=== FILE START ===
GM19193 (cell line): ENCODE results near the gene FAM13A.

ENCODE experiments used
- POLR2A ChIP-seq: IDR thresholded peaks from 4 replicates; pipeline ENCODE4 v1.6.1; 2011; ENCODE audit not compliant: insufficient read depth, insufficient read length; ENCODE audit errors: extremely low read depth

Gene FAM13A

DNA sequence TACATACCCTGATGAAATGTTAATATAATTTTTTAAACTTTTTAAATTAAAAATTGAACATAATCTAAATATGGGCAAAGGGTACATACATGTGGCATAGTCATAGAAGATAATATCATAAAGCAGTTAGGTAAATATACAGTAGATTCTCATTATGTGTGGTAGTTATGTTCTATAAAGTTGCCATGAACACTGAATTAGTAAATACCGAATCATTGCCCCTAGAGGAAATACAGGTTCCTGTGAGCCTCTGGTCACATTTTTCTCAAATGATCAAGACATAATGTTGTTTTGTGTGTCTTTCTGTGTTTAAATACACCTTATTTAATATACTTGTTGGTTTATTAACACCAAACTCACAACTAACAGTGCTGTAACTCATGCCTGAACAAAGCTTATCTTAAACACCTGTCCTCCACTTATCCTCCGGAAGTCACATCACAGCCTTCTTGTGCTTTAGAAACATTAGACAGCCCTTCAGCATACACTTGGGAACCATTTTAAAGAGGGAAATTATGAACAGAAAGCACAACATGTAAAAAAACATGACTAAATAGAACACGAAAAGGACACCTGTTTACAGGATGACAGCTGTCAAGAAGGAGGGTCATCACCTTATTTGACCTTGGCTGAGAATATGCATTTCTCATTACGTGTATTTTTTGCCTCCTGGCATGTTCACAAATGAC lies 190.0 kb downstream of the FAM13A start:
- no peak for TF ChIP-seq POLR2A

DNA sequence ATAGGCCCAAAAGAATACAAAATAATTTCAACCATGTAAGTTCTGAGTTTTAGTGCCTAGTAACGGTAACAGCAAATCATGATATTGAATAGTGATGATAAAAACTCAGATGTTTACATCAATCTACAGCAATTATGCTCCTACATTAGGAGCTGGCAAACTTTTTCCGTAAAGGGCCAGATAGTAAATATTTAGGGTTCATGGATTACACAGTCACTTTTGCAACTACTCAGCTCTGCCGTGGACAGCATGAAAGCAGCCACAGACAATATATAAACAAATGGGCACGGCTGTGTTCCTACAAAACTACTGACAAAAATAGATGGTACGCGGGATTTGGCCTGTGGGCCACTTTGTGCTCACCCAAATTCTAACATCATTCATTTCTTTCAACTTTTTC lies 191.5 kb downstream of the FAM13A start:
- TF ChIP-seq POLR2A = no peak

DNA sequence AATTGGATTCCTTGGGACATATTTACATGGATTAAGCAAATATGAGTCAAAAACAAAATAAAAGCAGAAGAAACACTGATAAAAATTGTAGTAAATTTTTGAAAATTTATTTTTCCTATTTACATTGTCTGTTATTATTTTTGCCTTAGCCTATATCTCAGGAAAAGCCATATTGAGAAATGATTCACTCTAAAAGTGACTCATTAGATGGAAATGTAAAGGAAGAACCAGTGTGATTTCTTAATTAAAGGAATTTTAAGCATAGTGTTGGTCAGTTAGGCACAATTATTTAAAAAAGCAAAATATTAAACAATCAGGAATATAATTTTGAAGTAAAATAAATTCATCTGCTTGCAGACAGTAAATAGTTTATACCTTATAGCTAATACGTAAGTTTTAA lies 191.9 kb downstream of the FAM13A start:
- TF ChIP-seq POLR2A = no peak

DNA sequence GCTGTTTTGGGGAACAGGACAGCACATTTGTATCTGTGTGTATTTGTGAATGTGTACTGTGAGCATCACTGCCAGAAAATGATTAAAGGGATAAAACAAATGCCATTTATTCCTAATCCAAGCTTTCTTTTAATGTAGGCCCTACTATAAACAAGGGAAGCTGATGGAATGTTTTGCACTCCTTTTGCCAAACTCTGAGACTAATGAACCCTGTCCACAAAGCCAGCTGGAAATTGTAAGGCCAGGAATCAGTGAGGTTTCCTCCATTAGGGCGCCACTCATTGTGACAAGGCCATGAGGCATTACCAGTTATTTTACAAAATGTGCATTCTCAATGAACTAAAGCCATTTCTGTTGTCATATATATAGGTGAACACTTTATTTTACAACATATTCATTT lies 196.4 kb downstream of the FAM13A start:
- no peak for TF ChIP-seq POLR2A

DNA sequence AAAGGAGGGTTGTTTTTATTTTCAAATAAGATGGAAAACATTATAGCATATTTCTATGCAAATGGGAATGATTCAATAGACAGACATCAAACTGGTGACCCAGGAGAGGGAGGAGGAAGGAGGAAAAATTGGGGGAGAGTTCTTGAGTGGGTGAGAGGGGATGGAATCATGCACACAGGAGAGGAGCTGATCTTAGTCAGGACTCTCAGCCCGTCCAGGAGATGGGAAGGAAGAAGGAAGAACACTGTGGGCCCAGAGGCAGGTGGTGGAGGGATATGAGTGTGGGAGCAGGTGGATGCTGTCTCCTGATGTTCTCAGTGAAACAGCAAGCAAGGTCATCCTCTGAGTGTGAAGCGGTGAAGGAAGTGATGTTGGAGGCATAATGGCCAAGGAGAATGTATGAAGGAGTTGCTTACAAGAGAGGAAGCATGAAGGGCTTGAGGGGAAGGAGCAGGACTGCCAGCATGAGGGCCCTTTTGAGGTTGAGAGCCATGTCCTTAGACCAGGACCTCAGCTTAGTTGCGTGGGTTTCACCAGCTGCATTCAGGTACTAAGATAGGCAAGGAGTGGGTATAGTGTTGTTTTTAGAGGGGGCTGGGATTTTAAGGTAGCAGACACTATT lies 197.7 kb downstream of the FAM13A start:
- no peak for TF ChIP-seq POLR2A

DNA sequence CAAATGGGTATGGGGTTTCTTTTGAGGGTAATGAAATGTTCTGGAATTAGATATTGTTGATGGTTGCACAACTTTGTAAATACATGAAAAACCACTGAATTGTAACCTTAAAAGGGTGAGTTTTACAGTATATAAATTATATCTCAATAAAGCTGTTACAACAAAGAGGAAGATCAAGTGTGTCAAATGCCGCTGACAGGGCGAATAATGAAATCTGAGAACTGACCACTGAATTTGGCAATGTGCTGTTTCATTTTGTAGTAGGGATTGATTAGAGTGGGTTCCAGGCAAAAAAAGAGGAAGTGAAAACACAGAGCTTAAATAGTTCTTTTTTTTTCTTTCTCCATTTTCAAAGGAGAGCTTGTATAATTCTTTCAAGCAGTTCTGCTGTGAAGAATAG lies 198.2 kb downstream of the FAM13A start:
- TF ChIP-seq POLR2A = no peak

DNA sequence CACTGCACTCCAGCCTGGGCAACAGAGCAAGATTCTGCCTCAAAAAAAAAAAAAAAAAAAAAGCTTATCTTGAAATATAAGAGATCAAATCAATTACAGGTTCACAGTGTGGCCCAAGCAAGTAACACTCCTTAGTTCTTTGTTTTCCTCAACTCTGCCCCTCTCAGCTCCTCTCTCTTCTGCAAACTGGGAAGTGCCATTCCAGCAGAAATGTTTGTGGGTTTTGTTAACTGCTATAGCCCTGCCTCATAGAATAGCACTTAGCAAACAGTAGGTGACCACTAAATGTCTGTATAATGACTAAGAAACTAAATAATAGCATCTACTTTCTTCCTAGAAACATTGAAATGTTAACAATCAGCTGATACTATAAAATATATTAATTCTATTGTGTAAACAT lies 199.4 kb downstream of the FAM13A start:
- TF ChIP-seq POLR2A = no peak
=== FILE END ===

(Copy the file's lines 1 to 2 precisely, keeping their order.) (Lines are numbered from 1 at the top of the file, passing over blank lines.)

GM19193 (cell line): ENCODE results near the gene FAM13A.

ENCODE experiments used